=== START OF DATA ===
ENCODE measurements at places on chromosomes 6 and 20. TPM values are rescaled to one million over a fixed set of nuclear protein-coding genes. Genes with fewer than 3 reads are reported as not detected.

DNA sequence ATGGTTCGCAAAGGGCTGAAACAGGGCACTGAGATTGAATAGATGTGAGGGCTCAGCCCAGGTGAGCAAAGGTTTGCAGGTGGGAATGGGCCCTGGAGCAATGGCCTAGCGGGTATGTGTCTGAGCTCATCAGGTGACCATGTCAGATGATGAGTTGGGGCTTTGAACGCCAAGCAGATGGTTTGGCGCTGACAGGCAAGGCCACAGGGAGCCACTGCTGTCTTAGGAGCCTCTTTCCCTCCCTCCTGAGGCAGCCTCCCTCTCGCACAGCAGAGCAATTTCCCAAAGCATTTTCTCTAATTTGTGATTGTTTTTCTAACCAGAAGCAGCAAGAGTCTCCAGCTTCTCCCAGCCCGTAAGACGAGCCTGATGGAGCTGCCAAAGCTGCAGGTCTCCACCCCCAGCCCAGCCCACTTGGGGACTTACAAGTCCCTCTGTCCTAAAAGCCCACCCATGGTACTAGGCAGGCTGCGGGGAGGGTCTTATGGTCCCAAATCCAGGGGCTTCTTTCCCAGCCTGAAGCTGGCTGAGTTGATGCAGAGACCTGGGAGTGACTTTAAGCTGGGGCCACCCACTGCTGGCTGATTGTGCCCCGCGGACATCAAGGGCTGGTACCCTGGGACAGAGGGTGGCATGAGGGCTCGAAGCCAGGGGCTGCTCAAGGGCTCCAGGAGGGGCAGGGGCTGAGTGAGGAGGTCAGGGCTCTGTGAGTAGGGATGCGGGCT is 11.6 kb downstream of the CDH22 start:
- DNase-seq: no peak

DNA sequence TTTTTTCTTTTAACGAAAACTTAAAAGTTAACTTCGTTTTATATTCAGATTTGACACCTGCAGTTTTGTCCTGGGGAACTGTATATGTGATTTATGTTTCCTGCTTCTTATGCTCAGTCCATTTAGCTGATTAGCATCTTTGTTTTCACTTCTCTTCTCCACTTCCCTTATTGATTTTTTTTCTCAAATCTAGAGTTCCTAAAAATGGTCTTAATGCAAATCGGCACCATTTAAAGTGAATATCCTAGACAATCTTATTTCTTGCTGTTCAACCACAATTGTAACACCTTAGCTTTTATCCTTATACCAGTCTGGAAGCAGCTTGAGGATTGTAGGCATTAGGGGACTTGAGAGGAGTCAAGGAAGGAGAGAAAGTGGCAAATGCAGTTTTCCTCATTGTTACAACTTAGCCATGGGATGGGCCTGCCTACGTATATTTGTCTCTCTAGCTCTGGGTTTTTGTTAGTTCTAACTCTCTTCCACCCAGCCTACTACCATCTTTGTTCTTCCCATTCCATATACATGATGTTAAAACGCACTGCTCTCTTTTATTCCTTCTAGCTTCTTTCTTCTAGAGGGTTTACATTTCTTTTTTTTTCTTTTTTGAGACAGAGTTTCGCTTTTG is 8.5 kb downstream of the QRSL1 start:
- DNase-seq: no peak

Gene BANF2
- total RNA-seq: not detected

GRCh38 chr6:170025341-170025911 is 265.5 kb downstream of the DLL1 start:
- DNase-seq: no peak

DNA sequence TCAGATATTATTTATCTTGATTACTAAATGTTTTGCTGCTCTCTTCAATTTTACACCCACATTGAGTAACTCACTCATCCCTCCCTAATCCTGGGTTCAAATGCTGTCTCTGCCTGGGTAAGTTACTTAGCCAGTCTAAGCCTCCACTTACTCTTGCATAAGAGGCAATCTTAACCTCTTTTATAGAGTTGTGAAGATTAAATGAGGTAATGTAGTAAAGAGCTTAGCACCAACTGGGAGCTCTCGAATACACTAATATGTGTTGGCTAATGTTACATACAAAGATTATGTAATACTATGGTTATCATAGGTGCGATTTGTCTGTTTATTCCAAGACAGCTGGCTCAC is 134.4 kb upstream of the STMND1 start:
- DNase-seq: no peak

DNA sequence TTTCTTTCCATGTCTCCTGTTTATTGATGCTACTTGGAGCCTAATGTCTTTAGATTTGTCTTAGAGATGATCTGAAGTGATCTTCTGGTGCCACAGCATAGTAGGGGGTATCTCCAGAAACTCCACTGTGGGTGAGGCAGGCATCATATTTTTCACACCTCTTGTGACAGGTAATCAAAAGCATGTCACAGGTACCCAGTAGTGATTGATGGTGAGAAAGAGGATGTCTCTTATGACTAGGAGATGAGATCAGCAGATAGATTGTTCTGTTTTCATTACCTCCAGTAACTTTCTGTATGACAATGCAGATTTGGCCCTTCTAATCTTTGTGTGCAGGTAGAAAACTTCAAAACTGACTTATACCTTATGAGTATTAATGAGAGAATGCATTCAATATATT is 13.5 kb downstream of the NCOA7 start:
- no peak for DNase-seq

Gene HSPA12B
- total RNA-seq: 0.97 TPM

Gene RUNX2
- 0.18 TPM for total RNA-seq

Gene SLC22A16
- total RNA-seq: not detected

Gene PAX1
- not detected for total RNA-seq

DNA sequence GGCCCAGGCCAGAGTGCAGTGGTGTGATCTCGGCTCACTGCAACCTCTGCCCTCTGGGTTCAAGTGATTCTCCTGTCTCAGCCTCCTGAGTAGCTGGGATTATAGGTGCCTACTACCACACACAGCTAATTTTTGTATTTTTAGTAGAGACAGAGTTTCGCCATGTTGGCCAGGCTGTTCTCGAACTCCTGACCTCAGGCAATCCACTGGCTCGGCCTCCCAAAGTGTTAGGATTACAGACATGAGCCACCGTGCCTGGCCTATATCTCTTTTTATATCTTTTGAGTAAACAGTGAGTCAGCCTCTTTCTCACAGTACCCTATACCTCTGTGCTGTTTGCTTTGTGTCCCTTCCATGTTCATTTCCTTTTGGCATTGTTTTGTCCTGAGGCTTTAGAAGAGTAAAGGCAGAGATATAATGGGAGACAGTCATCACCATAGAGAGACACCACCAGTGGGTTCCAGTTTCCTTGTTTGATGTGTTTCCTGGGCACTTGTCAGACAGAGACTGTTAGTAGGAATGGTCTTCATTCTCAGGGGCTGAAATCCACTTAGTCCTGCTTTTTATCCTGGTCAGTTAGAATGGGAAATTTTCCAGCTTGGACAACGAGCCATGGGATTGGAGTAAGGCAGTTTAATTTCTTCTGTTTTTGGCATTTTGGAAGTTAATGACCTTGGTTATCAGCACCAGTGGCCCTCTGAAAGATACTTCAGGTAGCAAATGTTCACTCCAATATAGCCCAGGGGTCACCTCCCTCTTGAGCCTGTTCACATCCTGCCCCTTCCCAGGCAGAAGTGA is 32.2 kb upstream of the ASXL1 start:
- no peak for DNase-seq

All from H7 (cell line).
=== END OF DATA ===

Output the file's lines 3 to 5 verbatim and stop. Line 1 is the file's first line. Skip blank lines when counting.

- DNase-seq: no peak

DNA sequence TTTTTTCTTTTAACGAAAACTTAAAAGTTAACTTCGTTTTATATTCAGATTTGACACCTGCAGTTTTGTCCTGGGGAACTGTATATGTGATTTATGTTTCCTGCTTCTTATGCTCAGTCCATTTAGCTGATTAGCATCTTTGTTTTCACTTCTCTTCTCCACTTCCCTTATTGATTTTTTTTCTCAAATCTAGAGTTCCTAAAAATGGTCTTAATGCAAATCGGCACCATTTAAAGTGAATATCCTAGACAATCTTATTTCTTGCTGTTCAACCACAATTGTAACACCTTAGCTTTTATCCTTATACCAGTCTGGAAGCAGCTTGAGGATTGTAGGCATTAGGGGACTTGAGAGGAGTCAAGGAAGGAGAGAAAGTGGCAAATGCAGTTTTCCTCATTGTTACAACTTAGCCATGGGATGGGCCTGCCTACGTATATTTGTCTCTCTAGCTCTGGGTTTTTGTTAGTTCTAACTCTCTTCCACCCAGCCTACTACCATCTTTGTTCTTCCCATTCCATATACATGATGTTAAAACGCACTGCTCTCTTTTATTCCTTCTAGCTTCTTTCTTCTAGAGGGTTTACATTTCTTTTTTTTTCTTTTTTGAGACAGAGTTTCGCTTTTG is 8.5 kb downstream of the QRSL1 start:
- DNase-seq: no peak